Muscadine Grapes Page: 2
The following text was automatically extracted from the image on this page using optical character recognition software:
FARMERS' BULLETIN 1785
Figure 1.-Map of southeastern United States, showing the region where mus.
cadine grapes are most likely to succeed. This region has a frost-free period
averaging 200 days or more, at least 30 inches of rainfall, and rarely mini-
mum temperatures as low as 00 F.
The muscadine grapes include two botanical species, Vitis rotundi-
folia Michx. and V. munsoniana Simpson ex Munson, of which V. ro-
tundifolia is the more important. It is native throughout all the
muscadine region except the extreme South, and all the prominent
horticultural varieties belong to it. V. munsoniana is native only in
Florida, on the borders of the Gulf of Mexico, and near the south-
eastern coast of Georgia. V. rotundifolia (fig. 2) bears small clusters
of large berries (4 to 10) with large seeds, whereas V. munsoniana
(fig. 3) bears relatively large clusters of small berries (8 to 30) with
small seeds. The vines of V. munsoniana are slender and more trail-
ing than those of V. rotundifolia, but they do not climb so high. Their
leaves are generally smaller than those of V. rotundifolia; they have
narrow basal sinuses and less numerous but more prominent marginal
teeth. V. munsoniana has the everbearing habit; in August buds,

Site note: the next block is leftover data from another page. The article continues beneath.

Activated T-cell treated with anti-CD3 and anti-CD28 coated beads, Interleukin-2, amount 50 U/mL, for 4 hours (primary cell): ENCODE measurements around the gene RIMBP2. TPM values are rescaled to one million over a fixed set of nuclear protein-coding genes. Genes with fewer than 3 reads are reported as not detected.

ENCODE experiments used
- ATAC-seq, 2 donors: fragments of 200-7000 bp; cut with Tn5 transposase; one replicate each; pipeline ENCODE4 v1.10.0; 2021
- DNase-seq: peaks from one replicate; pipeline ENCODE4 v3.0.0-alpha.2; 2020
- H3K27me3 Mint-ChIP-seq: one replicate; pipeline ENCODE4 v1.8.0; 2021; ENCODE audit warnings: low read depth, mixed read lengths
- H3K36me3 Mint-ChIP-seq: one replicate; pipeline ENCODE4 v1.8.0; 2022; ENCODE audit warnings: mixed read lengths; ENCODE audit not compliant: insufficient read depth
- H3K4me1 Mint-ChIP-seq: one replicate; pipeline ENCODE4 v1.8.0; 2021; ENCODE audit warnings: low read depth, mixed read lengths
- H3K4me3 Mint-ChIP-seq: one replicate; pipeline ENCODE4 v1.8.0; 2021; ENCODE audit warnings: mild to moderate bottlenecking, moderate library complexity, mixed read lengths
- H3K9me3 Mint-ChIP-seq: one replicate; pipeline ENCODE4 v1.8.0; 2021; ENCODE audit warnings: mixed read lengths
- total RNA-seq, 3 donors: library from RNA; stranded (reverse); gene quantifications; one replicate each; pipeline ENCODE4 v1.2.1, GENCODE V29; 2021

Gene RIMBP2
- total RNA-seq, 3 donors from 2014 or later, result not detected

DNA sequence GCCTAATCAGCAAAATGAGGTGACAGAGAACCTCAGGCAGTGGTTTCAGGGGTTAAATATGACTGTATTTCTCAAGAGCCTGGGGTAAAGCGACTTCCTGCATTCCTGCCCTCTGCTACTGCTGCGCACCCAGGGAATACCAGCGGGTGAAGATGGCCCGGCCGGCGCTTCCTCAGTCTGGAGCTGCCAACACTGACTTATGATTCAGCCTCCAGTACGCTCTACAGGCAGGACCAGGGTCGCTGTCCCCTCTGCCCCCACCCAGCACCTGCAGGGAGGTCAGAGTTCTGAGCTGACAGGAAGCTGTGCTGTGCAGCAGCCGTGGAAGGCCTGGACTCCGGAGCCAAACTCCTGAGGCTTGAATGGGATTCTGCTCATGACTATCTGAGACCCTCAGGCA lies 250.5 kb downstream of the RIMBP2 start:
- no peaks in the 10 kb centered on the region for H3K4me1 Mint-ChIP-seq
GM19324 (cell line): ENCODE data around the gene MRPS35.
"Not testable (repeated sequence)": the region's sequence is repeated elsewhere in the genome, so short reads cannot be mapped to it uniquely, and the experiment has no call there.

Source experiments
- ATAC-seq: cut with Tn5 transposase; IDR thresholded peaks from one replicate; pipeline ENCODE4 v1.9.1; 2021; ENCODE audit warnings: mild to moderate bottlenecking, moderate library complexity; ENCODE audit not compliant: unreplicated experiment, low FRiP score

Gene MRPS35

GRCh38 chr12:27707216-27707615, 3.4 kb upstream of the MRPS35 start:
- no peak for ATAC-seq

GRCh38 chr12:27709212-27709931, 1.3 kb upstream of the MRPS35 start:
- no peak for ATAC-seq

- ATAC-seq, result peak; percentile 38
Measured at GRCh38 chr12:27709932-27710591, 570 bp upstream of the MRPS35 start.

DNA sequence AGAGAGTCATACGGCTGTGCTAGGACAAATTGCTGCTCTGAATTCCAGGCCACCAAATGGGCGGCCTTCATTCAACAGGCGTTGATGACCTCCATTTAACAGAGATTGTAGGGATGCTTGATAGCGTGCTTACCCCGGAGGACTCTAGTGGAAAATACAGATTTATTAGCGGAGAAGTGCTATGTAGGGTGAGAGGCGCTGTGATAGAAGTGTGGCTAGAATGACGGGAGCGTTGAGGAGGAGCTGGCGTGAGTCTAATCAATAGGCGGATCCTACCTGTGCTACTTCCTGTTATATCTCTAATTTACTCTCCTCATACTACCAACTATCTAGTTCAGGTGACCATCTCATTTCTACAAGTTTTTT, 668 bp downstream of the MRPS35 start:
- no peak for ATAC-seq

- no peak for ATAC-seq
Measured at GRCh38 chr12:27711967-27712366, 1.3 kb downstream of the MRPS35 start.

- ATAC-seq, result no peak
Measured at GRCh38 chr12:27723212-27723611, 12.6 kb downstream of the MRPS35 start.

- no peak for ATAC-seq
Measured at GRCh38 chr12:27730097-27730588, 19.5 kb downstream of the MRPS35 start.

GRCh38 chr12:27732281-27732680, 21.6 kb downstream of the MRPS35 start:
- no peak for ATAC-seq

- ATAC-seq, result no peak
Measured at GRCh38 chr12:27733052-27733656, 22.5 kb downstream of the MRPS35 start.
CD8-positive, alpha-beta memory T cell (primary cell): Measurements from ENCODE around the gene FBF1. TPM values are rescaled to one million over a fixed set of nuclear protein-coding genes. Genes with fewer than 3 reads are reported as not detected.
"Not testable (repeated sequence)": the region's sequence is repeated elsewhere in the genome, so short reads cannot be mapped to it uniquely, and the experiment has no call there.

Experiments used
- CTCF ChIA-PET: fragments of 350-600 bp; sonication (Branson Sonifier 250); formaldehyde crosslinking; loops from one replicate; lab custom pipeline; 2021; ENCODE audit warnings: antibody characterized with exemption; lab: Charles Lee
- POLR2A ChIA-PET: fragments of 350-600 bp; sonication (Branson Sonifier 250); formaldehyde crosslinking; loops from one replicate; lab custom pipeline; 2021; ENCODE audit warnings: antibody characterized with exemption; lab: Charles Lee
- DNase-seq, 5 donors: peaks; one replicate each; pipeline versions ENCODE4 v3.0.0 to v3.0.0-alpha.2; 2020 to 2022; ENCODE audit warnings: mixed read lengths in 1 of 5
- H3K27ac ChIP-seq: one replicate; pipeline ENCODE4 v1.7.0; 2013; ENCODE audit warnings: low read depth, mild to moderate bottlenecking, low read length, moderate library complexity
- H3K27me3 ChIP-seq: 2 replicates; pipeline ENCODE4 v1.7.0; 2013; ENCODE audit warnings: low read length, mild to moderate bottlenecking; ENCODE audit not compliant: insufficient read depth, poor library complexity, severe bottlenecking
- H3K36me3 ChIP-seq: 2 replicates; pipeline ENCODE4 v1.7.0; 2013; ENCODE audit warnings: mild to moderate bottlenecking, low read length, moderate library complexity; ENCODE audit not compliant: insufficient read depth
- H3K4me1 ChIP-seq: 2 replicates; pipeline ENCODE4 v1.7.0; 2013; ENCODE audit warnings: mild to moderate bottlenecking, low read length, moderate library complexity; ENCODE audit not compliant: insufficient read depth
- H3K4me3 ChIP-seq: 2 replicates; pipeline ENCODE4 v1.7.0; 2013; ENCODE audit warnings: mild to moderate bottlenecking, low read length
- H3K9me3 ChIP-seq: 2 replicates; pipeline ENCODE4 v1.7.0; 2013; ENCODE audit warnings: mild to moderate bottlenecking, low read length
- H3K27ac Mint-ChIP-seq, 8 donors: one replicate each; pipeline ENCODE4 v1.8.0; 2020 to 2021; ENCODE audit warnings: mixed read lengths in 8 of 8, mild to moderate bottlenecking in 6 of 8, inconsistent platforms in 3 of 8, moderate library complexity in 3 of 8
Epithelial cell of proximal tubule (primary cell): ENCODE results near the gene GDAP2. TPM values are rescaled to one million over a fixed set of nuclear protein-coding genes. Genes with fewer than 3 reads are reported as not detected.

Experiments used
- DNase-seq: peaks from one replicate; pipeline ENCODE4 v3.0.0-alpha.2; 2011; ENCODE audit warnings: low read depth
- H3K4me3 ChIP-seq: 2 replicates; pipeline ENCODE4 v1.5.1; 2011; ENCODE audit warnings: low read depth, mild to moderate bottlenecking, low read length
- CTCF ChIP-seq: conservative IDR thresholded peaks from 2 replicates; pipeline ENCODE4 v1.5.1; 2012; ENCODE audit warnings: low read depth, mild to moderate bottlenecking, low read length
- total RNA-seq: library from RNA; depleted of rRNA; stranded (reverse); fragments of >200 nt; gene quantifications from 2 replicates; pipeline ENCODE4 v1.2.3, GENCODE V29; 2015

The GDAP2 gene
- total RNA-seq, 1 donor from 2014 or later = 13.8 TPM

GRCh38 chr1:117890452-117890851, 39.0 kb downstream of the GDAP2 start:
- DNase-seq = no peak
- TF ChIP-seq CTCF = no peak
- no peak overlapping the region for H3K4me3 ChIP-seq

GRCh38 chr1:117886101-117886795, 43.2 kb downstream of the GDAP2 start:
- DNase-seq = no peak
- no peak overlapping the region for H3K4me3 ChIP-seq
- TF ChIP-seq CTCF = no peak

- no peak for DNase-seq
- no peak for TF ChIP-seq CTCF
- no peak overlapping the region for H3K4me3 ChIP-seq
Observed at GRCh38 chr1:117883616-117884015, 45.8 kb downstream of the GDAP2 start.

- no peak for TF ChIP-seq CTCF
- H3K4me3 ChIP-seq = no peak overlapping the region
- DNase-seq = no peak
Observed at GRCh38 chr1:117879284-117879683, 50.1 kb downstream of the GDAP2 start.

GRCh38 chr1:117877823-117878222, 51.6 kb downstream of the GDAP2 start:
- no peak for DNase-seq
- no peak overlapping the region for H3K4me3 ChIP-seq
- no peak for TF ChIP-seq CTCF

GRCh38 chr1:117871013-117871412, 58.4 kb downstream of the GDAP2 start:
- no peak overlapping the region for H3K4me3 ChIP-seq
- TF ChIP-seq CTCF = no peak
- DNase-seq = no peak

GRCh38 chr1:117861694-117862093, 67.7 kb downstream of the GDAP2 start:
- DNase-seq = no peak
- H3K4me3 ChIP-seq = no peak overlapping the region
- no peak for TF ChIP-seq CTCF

blossoms, and fruit in all stages of development may be found on the
vines at the same time.
The muscadines have hard wood, varying from ashy gray to gray-
ish brown or sometimes yellowish brown. Although the bark ad-
heres closely to the young branches, it sheds annually from the older
wood, especially from the trunks of vigorously growing vines. In
the young canes the pith is continuous through the nodes. The young
wood is covered with numerous small, prominent, warty lenticels.
The growing shoots are yellowish or reddish at the tip when young,
short-jointed, angled, or sometimes flattened and have intermittent,
relatively long, tough, strong, unforked, single tendrils of the same
color as the twig on which they are growing. The tendrils may girdle
Here’s what’s next.
This pamphlet can be searched. Note: Results may vary based on the legibility of text within the document.
Tools / Downloads
Get a copy of this page or view the extracted text.
Citing and Sharing
Basic information for referencing this web page. We also provide extended guidance on usage rights, references, copying or embedding.
Reference the current page of this Pamphlet.
Dearing, Charles. Muscadine Grapes, pamphlet, 1947; Washington D.C.. (digital.library.unt.edu/ark:/67531/metadc97265/m1/4/: accessed January 16, 2019), University of North Texas Libraries, Digital Library, digital.library.unt.edu; crediting UNT Libraries Government Documents Department.